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Jones v. State

Supreme Court of Georgia
Sep 18, 1974
232 Ga. 762 (Ga. 1974)


In Jones v. State, 232 Ga. 762 (2) (208 S.E.2d 850) (1974), we addressed for the first time the admissibility of expert testimony regarding the credibility of eyewitness identification.

Summary of this case from Johnson v. State





Rape, armed robbery, etc. Fulton Superior Court. Before Judge Holt.

Glenn Zell, for appellant.

Lewis R. Slaton, District Attorney, H. Allen Moye, Assistant District Attorney, Arthur K. Bolton, Attorney General, G. Stephen Parker, Assistant Attorney General, for appellee.

The appellant, Larry Jones was indicted along with Milton Leon Hicks on a six count indictment, including two counts of rape, one count of aggravated sodomy, and three counts of armed robbery. The appellant and Hicks were tried together in Fulton Superior Court and at the conclusion of the presentation of evidence by both sides the court announced that the case against Hicks had been disposed of and instructed the jury not to consider the guilt or innocence of Hicks.

The jury found the appellant guilty on all six counts and sentenced him to two life sentences and four twenty-year sentences. The court overruled appellant's amended motion for new trial, at the same time ordering all of the sentences to run concurrently under the authority of Wade v. State, 231 Ga. 131 ( 200 S.E.2d 271). This appeal is from the overruling of the amended motion for new trial. Held:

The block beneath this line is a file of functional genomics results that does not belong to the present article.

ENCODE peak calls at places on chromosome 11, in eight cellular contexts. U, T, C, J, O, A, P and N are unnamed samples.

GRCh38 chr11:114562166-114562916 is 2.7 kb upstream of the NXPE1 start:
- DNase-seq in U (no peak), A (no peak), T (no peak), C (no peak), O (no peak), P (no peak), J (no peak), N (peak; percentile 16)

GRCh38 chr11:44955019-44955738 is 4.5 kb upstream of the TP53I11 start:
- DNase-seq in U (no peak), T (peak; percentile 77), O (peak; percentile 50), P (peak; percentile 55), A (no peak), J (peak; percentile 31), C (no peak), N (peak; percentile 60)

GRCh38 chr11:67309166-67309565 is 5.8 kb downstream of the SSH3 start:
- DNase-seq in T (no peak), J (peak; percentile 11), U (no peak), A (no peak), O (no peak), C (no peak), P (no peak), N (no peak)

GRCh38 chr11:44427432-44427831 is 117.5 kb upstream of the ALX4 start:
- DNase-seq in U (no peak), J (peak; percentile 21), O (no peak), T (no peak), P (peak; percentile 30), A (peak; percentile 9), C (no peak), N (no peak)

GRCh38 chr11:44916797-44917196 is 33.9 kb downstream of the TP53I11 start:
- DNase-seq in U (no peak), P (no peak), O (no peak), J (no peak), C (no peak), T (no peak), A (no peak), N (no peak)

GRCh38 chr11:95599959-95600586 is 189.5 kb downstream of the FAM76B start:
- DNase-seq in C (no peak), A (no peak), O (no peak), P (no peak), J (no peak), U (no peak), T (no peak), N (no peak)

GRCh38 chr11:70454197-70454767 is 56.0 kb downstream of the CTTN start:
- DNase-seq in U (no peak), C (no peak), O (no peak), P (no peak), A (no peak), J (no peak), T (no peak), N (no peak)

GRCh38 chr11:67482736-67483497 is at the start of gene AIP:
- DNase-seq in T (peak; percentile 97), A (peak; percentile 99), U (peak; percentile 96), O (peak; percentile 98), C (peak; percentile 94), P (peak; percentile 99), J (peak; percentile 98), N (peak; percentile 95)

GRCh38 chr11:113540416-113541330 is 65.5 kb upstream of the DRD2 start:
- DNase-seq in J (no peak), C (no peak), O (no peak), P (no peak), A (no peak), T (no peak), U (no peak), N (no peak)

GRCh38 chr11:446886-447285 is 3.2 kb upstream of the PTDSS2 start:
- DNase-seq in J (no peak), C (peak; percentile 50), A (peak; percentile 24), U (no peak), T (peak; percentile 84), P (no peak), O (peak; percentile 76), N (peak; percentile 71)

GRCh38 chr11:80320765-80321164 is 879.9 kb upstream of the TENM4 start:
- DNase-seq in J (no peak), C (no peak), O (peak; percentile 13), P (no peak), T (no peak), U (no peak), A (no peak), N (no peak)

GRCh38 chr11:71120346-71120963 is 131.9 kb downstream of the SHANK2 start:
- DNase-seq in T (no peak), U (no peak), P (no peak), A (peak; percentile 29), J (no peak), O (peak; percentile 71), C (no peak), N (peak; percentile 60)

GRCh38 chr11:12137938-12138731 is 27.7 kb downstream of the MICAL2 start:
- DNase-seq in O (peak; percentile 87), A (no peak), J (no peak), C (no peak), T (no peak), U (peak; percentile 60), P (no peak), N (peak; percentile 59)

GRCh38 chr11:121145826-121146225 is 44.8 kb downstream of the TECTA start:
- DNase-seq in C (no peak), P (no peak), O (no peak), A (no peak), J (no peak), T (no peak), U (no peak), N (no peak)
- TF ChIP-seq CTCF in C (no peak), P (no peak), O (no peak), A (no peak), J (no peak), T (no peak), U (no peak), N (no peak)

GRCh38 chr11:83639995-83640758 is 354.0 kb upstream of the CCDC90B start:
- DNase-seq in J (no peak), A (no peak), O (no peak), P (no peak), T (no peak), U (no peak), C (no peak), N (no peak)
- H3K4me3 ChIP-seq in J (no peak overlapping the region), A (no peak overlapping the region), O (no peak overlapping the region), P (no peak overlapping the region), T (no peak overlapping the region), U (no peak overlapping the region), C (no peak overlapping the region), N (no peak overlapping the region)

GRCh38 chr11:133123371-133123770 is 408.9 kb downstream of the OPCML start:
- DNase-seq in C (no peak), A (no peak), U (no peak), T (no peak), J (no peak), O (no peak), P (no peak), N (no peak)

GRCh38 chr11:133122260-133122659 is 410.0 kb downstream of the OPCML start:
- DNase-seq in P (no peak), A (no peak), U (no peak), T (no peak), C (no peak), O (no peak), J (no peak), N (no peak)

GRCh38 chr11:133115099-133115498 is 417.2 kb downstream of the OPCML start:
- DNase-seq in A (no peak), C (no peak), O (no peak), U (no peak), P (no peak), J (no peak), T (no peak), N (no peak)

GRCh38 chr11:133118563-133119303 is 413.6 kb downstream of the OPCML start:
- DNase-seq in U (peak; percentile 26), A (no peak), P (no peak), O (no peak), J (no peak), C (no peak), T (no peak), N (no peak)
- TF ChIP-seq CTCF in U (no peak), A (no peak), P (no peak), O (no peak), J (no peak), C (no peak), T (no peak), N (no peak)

1. The general grounds are totally without merit. One of the rape victims and her husband testified that their home was broken into in the early morning hours on September 15, 1972, by two armed males, that both males raped the wife at gunpoint and proceeded to rob the home of valuables after gagging and tying up the victim and her husband with his neckties. The other victim and her husband testified that their home was broken into in the early morning hours of November 24, 1972, by two armed males, both of whom proceeded to rape the wife, one forcing her to commit sodomy, and then robbed the home of valuables after gagging and binding the victim and her husband. On April 14, 1973, police stopped a stolen vehicle and arrested the appellant-Jones and his co-defendant, Hicks. In the car the detectives found a gun and a pair of gloves taken from the residence of one of the victims. The appellant-Jones was placed in a lineup in DeKalb County and viewed by both of the rape victims, both of whom picked the appellant as one of the two men who had raped them. Both of the victims positively identified the appellant in the courtroom during the trial, further testifying that the lights were on in the house during most of the time in which the crimes took place, in one instance approximately 2 hours, and that they had ample opportunity to observe the perpetrators in the light with no masks or other facial covering.